Beyond Corp – Google’s approach to enterprise security

What is Beyond Corp?

Beyond corp is a concept which was developed and is used by Google and is by now adopted by some other companies. The idea behind it was to get away from the intranet and its perimeter defense, where, if you breach the perimeter you can access much of the enterprise data. With Beyond Corp, your enterprise applications are not hidden behind a perimeter defense but are instead deployed to the internet, only accessible via a centralized access proxy. With the deployment of the enterprise applications to the internet, Google establishes a zero trust policy – anyone no matter from which IP tries to access a enterprise application has to have sufficient rights, determined through device and user data.

The trigger for this to happen was the “Operation Aurora” in 2009, an advanced persistent threat (APT) supposedly originating from China, where data from Google and around 35 other companies in the USA was stolen. Since you wont detect an APT through monitoring, because the many single steps in themselves are uncritical and hard to relate if the attackers take their time (talking about several weeks), but are easy to achieve once you entered the intranet successfully,  Google decided to start the Beyond Corp project to find a more secure architecture for their enterprise.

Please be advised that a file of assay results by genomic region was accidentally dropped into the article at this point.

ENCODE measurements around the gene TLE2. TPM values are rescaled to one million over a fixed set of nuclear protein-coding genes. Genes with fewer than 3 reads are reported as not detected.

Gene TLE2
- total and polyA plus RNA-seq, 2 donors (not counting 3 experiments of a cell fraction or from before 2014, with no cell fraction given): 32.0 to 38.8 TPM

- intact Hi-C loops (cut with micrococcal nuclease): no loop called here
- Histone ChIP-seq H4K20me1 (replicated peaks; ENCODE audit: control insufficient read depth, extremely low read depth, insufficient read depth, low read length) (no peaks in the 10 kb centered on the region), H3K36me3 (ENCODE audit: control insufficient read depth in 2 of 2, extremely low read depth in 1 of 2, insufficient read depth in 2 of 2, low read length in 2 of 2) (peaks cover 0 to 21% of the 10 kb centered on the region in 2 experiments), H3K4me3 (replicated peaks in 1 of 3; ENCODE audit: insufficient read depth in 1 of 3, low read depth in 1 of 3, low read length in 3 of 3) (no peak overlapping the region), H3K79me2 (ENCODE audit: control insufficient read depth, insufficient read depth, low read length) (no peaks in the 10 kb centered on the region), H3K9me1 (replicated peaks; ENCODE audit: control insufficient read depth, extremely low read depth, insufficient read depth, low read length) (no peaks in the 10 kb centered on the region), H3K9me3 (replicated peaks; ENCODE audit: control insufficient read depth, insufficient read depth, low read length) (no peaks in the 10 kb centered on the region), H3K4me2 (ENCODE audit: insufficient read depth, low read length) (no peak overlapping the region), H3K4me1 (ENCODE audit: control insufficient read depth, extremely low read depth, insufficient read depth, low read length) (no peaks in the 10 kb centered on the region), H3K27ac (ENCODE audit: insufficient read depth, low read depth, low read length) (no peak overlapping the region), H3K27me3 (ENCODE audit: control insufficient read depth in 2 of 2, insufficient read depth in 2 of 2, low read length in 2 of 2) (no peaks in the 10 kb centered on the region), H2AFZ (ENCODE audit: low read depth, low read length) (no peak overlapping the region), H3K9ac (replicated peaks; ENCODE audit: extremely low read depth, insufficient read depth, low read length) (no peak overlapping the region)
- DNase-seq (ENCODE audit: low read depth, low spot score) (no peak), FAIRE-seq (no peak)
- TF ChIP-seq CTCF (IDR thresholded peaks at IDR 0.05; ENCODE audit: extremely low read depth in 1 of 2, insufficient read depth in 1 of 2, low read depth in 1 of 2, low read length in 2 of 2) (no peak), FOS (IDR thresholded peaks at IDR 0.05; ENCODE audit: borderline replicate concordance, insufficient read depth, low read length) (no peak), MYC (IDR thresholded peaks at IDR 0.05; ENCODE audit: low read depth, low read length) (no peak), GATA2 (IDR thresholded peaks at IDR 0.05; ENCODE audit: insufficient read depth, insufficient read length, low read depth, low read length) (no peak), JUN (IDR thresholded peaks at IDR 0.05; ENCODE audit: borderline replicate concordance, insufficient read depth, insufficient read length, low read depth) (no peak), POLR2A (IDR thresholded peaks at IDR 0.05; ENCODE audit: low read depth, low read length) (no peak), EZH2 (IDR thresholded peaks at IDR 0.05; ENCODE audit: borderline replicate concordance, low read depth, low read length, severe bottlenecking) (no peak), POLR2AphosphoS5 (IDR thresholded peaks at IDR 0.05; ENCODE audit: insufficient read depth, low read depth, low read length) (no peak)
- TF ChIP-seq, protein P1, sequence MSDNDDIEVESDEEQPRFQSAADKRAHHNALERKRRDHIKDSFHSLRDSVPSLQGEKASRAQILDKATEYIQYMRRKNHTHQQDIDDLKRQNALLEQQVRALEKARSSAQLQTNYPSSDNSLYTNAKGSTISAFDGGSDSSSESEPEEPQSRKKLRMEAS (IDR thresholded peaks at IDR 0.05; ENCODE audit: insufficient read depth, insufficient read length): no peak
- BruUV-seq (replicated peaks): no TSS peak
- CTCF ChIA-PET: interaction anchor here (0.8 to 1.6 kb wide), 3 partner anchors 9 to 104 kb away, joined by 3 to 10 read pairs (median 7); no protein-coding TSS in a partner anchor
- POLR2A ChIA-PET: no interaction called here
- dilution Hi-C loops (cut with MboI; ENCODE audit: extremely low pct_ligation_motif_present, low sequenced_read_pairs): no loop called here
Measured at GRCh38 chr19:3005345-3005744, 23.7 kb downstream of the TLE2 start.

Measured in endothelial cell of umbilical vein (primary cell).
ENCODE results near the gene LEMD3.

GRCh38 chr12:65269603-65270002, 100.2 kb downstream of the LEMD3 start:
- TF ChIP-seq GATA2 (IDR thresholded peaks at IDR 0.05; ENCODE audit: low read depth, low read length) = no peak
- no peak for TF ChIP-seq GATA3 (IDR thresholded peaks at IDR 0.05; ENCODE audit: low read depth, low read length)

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Testing a MongoDB with NodeJS, Mocha and Mongoose

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Setting up the testing environment and workflow

Setup:

  • Jenkins CI Docker Container
  • MongoDB Docker Container
  • Production-MongoDB on mlab.com
  • NodeJS Web-Application, hosted on heroku.com

Regarding our database tests we wanted to achieve two things: first of all, we wanted to test any functions of our web application using mongoose which change persistent data. Secondly, we needed database tests to test if eventual model-changes are compatible with our data in the production database.
In relational database management systems one defines constraints in the database, which are tested by the database tests. Since we are using MongoDB though, we don’t really have any constraint in the database. Instead we can define any needed constraints with mongoose right in the application. Therefore, cloning the production database for testing is only required when migrating data (or when having constraints defined) but non-essential for the consistency of the as-is backend.
So alternatively when testing a MongoDB we could also use a shell-script or a “before”-function, that gets called once before starting the tests, to define our database testing environment, like creating the same collections we have in the production database and put in test data for our test cases.
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